Study finds the secret ingredient to academic success
A large new study pinpoints a technique to achieving better grades and success in life.
- A growth mindset could help students do better in school, finds a new study.
- 12,000 students were encouraged to grow intellectual abilities and take more challenging courses.
- Graduating high school is linked to better health and financial success.
What one factor is responsible for getting good grades? Of course, there's hard work, and having an engaging and qualified teacher. A well-designed curriculum is also important. But there's another approach that can make a difference, finds a large new National Study of Learning Mindsets. Instilling a growth mindset can make a quick and lasting difference, discovered the scientists.
The national study looked at 12,000 ninth graders from 65 public high schools around the United States. The researchers saw that a helpful intervention can be made to encourage a growth mindset, the belief that intellectual abilities are not fixed solely by genetics but can be developed. You can essentially become smart. Such a mindset can lead to success not just in high school, which 20% of American students don't finish on time, but college and in all aspects of life.
Finishing high school on time is important because not doing so can lead to a host of related issues, like an increased risk of poverty, bad health and early death.
David Yeager, the lead author of the study and an associate professor of psychology at The University of Texas at Austin, said that their research "cemented a striking finding" from previous studies which showed that a brief intervention can affect the grades of teens months later, setting them up for greater achievements.
Interestingly, the study also demonstrated that "higher-achieving students don't get higher grades after the program, but they are more likely to take harder classes that set them up for long-term success," explained Yeager.
The researchers conducted two 25-minute online sessions at the beginning of high school and found that a whole spectrum fo students, from lower to higher-achieving could benefit from the program. The lower-achieving students improved their grades by 0.1 grade points in core subjects like math, English, social studies and science. The program also decreased the amount of students with a D or F average in the courses by 5%.
The intervention also succeeded in growing the number of 10th-grade students who took Algebra II or higher by 3% among both the students who were doing poorly and the high achievers.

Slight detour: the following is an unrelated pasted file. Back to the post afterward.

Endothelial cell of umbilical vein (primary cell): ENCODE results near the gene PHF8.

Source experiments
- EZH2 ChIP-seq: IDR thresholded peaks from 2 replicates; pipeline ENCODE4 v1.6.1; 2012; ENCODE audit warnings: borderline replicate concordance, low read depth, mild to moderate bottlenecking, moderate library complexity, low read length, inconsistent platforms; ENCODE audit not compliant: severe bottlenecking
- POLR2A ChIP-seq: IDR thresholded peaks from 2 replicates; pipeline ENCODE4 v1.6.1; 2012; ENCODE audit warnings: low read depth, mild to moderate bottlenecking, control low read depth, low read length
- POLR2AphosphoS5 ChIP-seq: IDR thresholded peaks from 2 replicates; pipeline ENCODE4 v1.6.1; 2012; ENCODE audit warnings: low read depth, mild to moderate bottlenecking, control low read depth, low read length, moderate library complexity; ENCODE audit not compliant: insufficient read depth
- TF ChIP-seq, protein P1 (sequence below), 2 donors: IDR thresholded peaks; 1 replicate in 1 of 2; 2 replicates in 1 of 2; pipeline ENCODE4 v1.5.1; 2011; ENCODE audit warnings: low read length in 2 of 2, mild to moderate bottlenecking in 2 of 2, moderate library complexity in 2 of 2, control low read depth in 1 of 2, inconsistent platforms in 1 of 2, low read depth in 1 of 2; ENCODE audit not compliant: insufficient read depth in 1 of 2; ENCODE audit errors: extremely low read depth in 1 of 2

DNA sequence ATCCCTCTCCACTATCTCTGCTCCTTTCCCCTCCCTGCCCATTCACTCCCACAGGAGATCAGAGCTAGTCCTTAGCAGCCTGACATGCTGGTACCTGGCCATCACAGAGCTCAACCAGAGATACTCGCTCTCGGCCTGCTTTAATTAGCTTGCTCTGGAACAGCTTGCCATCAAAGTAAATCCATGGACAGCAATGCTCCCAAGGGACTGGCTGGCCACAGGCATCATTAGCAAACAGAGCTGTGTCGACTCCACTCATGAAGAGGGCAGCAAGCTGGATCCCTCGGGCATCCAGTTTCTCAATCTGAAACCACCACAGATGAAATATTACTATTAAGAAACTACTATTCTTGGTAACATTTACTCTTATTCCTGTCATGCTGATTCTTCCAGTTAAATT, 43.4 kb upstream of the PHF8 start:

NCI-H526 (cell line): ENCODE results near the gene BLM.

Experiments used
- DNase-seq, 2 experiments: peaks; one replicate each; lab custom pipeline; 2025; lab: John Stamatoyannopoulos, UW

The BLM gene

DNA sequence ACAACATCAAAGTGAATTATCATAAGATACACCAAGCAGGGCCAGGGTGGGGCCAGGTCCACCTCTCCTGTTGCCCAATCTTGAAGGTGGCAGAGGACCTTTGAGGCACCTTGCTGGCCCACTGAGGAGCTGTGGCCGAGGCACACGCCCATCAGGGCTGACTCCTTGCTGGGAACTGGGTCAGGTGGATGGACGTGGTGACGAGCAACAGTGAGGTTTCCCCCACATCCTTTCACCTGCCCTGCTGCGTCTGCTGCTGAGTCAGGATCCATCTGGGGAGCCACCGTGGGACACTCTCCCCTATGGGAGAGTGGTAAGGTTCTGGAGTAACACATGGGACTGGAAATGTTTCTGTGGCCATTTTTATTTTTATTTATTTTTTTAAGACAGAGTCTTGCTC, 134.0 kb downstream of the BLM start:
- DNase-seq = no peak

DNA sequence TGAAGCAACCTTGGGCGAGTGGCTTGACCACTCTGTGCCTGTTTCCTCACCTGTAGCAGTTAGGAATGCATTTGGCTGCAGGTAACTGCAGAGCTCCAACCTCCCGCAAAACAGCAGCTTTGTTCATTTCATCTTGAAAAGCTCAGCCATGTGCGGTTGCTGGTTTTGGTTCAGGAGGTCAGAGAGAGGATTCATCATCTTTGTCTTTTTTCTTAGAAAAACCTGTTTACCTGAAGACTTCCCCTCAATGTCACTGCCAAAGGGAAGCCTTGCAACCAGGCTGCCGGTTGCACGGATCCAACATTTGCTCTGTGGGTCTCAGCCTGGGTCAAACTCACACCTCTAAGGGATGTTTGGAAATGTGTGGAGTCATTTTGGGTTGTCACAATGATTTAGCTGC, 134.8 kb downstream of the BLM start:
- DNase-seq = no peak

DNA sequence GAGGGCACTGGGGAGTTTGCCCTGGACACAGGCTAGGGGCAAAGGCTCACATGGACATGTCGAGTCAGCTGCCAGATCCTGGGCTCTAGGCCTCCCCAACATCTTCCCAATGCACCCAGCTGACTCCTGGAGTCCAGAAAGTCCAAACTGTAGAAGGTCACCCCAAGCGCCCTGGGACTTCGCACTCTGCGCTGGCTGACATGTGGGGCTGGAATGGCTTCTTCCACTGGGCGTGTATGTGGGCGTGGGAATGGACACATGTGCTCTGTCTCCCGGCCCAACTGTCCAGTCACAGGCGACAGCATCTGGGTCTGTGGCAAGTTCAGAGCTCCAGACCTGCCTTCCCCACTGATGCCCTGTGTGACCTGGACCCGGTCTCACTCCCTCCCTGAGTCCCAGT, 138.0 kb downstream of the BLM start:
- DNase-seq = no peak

Yeager noted that these effects are "substantial when compared to the most successful large-scale, lengthy and rigorously evaluated interventions with adolescents in the educational research literature."
He also pointed out that while the program works and has a low cost to implement, the growth mindset is not "a magic bullet". Its effectiveness depends on the particular circumstances of each school.
"A mindset intervention is like planting a seed; it grows to fruition in fertile soil, said Yeager.
Medium- and low-performing schools that applied the growth mindset intervention, steering students to take on more challenging courses, saw low achievers improve their grades by 0.15 grade points in core subjects while performance in STEM courses went up 0.17 points.
You can read the study published in Nature.
From computer hacking to biohacking, Dave Asprey has embarked on a quest to reverse the aging process.
- As a teenager, founder of Bulletproof, Dave Asprey, began experiencing health issues that typically plague older adults.
- After surrounding himself with anti-aging researchers and scientists, he discovered the tools of biohacking could dramatically change his life and improve his health.
- He's now confident he'll live to at least 180 years old. "It turns out that those tools that make older people young make younger people kick ass," he says.
French newspapers report that the trial hasn't lived up to expectations.
- The French government initially invested in a rural solar roadway in 2016.
- French newspapers report that the trial hasn't lived up to expectations.
- Solar panel "paved" roadways are proving to be inefficient and too expensive.
A new study estimated the untapped potential of wind energy across Europe.
- A new report calculated how much electricity Europe could generate if it built onshore wind farms on all of its exploitable land.
- The results indicated that European onshore wind farms could supply the whole world with electricity from now until 2050.
- Wind farms come with a few complications, but the researchers noted that their study was meant to highlight the untapped potential of the renewable energy source in Europe.